This is a highly unconventional little book. Using Greek myths and characters, it tells the story of a young woman raised by dysfunctional Hollywood parents. Block uses evocative, poetic language to describe both whimsy and horror. At first I thought it was very pretentious, but that impression didn't last long as I was swept up by the beautiful language and unusual story.I found this on the sale table in the teen section. I've always considered YA books to be aimed at teens, but in this case I think this book is really is adult. Not just because of the dysfunctional sex, and drug use, but because of all the allusions to Greek myths and also the emotions of motherhood. I wouldn't have a problem with a mature teen reading it, but I just don't think they'd appreciate it. Anyway, I liked it.Recommended for: people who like retellings of myths and fairy tales, people who like urban fantasy, people looking for something interesting and different.
It wasn't as easy to jump into as the Weetzie Bat books, but it had a really interesting depth to it. I really enjoyed her unique perspective on myth.
I read Block’s Weetzie Bat a few years ago, and I think that helped prepare me for reading this book. Block has an interesting way with language that is beautiful to read, but can also lead to some minor confusion and rereading. It’s not a fault in the writing though. It helps it stand out and allows for the story to do interesting things. Block takes well known myths and weaves them together into a set of modern day characters. It’s often hard to tell where the myth and the “real world” aspects of the story are because of the blending and language used. But there’s a beauty to how this story is told. I feel that I’ll need to go back and read it again some time down the road to full appreciate it, though. I wasn’t until about halfway through that I was able to find the flow through the verse, especially with it’s lack of punctuation. I’d be very interested in reading some other poetry (non verse novel works), after reading this. I’ll have to go see if there’s any out there. If you’re looking for something different, something that might not “click” right away but will make you think and pay attention, this might be a book to check out.
i loved this book. short read but i love the writing and the over all story.i highly recommend this book.
the first book i read by flb got me completely hooked. i read in one night and fell in love wih her unique imagery and dreamy flow. this book truly takes you to another land! brilliant.
great poetry, fast read, read this in about 30 min. imagery is wonderful. some parts were odd but it was still very very good.
Francesca Lia Block puts her powerful prose to work in this stunningly simple, yet amazingly complex book. We follow a teenaged girl, known as Psyche, throughout her life, which mirrors the stories in several Greek myths.
An actress in her father's odd, violent movies, Psyche considers herself her father's muse, who took over when her mother left. At night, she is visited by Love himself, who tells her that she is Soul. Her lover brings the sound of the ocean with him, the taste of citrus spray on her lips, and tales of long ago to her ears. She loves this man, but has no idea what he looks like, for he has forbid her to turn on the light when he is with her. Cajoled by her sisters, Psyche's doubts begin to grow, and she breaks the rules by lighting a candle. Only then does she discover that she is in love with a god, and she does not deserve him.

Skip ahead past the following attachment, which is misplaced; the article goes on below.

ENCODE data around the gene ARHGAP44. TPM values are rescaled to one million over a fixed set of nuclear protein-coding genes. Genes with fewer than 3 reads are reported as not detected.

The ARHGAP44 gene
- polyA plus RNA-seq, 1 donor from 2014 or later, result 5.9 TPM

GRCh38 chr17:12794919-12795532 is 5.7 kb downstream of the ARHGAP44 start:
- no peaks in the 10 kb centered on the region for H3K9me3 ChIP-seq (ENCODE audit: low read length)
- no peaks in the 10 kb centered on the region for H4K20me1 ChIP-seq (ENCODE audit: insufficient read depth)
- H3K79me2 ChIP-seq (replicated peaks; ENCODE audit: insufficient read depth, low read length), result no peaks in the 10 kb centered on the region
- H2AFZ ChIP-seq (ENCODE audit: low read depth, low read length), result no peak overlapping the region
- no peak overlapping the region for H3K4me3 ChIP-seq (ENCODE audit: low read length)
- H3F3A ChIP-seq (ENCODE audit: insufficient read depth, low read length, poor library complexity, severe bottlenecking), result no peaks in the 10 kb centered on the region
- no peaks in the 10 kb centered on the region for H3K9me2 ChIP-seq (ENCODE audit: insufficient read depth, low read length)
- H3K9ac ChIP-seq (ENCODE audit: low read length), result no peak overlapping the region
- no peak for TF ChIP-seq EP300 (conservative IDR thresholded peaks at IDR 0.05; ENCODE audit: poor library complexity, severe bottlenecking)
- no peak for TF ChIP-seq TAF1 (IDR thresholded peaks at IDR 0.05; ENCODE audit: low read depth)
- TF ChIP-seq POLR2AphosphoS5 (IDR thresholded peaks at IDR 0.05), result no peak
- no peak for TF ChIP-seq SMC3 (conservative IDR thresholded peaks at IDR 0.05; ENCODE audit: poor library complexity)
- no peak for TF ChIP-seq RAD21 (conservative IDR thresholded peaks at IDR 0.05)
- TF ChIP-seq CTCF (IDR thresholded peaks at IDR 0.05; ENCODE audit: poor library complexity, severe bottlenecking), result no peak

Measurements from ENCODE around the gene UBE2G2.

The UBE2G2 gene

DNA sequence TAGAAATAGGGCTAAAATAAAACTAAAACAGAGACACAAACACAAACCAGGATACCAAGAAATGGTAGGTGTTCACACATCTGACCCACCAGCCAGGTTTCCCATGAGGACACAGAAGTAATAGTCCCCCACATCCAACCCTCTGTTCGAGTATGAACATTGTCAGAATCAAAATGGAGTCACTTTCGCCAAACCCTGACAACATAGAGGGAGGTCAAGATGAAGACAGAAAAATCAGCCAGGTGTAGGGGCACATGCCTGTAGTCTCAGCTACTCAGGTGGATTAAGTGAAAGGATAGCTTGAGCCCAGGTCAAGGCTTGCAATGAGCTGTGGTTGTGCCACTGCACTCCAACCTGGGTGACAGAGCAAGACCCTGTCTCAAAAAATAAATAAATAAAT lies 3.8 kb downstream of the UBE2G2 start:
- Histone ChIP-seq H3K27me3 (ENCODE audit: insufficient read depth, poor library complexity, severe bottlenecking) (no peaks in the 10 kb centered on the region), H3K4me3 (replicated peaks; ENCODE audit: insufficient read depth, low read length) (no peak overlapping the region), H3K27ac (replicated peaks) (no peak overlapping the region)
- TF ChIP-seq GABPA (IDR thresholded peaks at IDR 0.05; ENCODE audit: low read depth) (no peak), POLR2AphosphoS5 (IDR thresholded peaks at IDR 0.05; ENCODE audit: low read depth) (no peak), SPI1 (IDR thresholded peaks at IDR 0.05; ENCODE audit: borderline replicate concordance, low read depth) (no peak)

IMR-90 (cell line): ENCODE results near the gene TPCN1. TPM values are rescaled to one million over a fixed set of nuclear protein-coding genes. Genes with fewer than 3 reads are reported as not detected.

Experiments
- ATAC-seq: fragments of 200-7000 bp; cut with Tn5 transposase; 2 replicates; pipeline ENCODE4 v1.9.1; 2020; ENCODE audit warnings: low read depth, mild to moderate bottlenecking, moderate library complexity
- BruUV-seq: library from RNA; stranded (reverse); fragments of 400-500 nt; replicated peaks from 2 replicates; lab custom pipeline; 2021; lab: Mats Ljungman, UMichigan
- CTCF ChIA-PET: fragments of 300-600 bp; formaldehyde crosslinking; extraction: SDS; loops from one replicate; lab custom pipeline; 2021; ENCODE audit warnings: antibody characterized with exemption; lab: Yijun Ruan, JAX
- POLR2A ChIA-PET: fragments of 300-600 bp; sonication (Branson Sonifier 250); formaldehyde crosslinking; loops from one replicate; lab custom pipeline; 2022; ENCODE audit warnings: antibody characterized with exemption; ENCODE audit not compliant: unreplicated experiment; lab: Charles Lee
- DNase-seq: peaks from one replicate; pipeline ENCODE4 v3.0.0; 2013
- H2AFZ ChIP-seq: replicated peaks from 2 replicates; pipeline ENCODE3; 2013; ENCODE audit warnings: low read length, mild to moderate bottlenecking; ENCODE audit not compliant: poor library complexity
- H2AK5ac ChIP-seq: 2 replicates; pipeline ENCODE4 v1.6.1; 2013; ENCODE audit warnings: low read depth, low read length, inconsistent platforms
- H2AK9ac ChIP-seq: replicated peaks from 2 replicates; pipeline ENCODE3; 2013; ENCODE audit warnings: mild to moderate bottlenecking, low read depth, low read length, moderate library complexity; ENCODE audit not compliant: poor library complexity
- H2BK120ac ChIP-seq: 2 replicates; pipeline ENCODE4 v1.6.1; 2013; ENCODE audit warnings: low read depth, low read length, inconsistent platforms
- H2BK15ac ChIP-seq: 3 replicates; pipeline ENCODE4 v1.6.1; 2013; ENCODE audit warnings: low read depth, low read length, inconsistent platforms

After he leaves, Psyche's life spirals into the pits of hell as she tries to win Love back. Throughout random affairs, abusive relationships, and a reunion with her mother, Psyche realizes how she is playing out the tales that Love told her long ago. She probably will never find Love again, but perhaps she can be worthy of him, someday.
A quick read with mature themes, this book will leave the reader begging for more, tempted by the satisfying banquet of words this story presents.
This book is so poetic, lyric, dream like, and at the same time raw and realistic, that I can't stop re-reading it. While its a very wuick read, the stroy and caracters really draw you in. It is a very unique take on mythology that almost makes you forget that the characters are mythological in the first place. these characters are so real and so raw, that you cant help but to relate to them. Reading this makes you look at things in a new light - a much more interesting light. When you are reading this you feel like you are the characters. When I was reading this I could practically taste, feel, smell and see everything that was being described. It is a truely mystical, dreamy, raw, luminous, and heartbreaking story. Francesca Lia Block's writing is so surreal and beautiful in this book and I would definitally recommend it for anyone who has read any of her other books, or anybody that is looking for a quick, captivating read.
Francesca Lia Block is one of my favorite authors. I love how her writing is so poetic, almost like you feel the words. This book is one of her best, in my opinion, and is a definite read for anyone that loves romantic, poetic, lyrical novels full of juicy description of the not-so-bland world surrounding us. Five stars!